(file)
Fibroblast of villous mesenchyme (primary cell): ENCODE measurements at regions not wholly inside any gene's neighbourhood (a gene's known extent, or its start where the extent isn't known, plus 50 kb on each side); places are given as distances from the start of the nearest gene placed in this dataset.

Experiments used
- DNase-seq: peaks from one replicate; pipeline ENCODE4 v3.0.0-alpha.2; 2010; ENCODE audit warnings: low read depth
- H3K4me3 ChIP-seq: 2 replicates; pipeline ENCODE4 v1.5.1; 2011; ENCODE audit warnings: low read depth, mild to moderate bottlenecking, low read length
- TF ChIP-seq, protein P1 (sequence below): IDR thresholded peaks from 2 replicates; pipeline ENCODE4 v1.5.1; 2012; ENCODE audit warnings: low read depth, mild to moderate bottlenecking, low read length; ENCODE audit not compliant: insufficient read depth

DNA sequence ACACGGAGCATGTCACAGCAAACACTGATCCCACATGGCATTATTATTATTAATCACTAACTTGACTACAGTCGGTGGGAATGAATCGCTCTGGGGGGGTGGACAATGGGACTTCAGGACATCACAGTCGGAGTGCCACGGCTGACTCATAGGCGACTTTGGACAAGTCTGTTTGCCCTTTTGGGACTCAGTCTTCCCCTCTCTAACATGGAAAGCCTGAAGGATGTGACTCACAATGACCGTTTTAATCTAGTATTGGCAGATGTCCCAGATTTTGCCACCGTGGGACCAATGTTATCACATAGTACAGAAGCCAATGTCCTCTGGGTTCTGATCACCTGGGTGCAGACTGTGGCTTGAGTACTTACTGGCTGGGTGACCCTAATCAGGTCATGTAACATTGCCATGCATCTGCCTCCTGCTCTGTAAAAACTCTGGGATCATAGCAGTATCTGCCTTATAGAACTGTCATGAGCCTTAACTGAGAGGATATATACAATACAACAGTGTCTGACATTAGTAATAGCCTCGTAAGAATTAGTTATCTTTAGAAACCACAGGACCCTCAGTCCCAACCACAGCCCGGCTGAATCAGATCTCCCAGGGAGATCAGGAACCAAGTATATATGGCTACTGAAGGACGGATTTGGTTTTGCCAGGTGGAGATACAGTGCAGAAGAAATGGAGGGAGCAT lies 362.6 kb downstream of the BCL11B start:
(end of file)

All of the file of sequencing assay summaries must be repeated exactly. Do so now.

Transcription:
Fibroblast of villous mesenchyme (primary cell): ENCODE measurements at regions not wholly inside any gene's neighbourhood (a gene's known extent, or its start where the extent isn't known, plus 50 kb on each side); places are given as distances from the start of the nearest gene placed in this dataset.

Experiments used
- DNase-seq: peaks from one replicate; pipeline ENCODE4 v3.0.0-alpha.2; 2010; ENCODE audit warnings: low read depth
- H3K4me3 ChIP-seq: 2 replicates; pipeline ENCODE4 v1.5.1; 2011; ENCODE audit warnings: low read depth, mild to moderate bottlenecking, low read length
- TF ChIP-seq, protein P1 (sequence below): IDR thresholded peaks from 2 replicates; pipeline ENCODE4 v1.5.1; 2012; ENCODE audit warnings: low read depth, mild to moderate bottlenecking, low read length; ENCODE audit not compliant: insufficient read depth

DNA sequence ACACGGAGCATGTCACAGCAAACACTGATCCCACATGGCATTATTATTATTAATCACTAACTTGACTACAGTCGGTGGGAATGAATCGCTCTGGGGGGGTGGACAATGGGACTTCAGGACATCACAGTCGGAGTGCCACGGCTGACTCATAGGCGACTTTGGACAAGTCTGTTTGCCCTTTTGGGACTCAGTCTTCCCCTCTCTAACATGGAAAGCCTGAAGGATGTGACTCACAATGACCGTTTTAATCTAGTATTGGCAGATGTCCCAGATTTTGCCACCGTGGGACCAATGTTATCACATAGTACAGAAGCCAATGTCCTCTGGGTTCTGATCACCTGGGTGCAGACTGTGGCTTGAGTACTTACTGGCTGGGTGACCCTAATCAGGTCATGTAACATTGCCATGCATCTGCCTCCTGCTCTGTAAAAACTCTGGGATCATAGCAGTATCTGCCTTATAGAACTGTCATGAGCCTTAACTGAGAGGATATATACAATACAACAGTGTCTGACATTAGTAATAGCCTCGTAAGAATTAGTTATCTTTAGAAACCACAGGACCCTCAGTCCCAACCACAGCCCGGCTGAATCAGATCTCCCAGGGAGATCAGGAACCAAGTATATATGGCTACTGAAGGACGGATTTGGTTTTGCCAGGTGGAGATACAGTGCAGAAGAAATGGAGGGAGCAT lies 362.6 kb downstream of the BCL11B start: